Fake It ‘Til You Make It

Modern photography exhibits are often too much for me. I feel like I have to search way too hard to find anything likable because all aesthetics have been sacrificed in the name of something invisible, unfathomable even, because most art students think that a canted still of a window frame is deep because there’s a reflection in it. Newsflash: it’s not. And yet somehow, most modern photography exhibits flaunt this bothersomely artsy theme throughout their monotonous, monochromatic images. Snooze. However, The Met’s newest photography exhibit, “Faking It: Manipulating Photography Before Photoshop,” featuring work from Edward Seichen, Anne W. Birgman, Barbara Morgan and an impressive host of international photographers, allows you to see both the beauty and purpose of the artwork quite plainly.

I was wildly inspired as I walked through the halls of this extraordinary exhibit. Breathtakingly scenic landscapes that were once a dull, sepia tone came to life as I saw the painted negatives of a vibrant St. Petersburg or the early American west. I also loved seeing some of the more unconventional uses of photographic manipulation that demonstrate the medium’s ability to circumvent human limitation in images like “Man on Rooftop with Eleven Men in Formation on his Shoulders.” Additionally, a plethora of both commercial and protest propaganda round out the exhibit to complete a rich, historical display of the power and influence of the human imagination from photography’s inception in the 1830s and 40s until the 1990s.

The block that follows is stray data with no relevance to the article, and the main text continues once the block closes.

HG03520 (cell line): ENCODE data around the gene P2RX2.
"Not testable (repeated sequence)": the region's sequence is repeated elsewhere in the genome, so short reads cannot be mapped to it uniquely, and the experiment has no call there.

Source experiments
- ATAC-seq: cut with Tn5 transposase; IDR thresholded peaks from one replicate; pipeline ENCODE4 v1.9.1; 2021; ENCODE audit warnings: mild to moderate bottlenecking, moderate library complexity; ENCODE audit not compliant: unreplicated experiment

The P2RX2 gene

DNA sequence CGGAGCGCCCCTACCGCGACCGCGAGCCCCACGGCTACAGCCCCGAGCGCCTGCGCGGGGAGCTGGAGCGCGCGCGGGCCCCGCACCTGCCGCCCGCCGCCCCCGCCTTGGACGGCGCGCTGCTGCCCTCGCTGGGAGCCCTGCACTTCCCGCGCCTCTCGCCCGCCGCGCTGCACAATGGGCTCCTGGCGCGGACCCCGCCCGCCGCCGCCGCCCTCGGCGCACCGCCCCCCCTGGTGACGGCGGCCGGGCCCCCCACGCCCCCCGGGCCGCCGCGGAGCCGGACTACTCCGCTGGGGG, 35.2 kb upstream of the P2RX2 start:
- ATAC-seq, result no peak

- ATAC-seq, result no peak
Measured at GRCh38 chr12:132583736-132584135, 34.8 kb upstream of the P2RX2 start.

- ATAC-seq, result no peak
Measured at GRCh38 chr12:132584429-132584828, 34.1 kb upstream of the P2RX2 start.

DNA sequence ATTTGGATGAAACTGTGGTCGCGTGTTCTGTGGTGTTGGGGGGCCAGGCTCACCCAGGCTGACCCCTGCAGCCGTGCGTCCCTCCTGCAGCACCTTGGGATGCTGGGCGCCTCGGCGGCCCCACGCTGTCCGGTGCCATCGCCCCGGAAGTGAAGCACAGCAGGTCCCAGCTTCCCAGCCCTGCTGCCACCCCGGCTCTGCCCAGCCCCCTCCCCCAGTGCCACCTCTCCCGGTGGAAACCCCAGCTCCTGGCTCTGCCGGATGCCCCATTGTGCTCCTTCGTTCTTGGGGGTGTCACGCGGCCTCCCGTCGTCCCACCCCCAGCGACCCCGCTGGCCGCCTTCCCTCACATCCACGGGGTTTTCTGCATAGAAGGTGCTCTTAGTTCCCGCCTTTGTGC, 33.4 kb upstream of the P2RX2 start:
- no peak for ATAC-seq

Precusor to Photoshop

I had never thought much about photographic manipulation during its infancy, but this exhibit got me wondering about some older photographs and whether they were physically altered or not. The example that came to mind immediately was Charles C. Ebbets’s iconic “Lunch atop a Skyscraper” (1932). Were those men really dangling hundreds of feet in the air? Or was it a simple optical illusion created in a darkroom? Many of the photographs on display in the “Faking It” gallery depict simple images in which the manipulation is not very explicit, much like Ebbets’s photograph; however, some go to great lengths to create literal and metaphoric imagery that couldn’t be captured on film. While not part of the exhibit, Ebbets’s “Lunch atop a Skyscraper” represents the kind of work most pervasive in the gallery, while scenes from Barbara Morgan make more expressive use of photographic manipulation to create such aberrations like a Hearstian squid on the loose. 

fake-metLEFT: “Lunch atop a Skyscraper” by Charles C. Ebbets (1932). RIGHT: “Hearst Over the People” by Barbara Morgan (1939). 

Walking around the exhibit, you might not even notice many of these “photoshop” style techniques due to their simplicity, but the information accompanying each image is supremely helpful in illuminating the secrets to how they were made, so I would strongly suggest taking the time to read them all. It’s almost as if you are watching a magic show in which the magician immediately reveals how the trick was done. Even though uncovering the secret to any magic trick may rob it of its mystery, it empowers you, forging an appreciation for the tedious labor that goes into creating the illusion.

I think that’s what makes this exhibit so accessible and unlike the many modern photography exhibits I’ve encountered before. With a frame of reference (even some “before” and “after” photographs), I was able to grasp the meaning of the artwork a little more and think about it past a purely aesthetic value, and it is this same understanding that drove me to go out and take a few photographs myself. Armed with several new ideas and techniques that I could employ in my own photography, I grabbed my digital camera and ventured out into the city. 

  • The Met – “Faking It: Manipulating Photography Before Photoshop,” – Tue-Thu, Sun: 9:30am–5:30pm, Fri-Sat 9:30am–9pm 

Article by Eric Rydin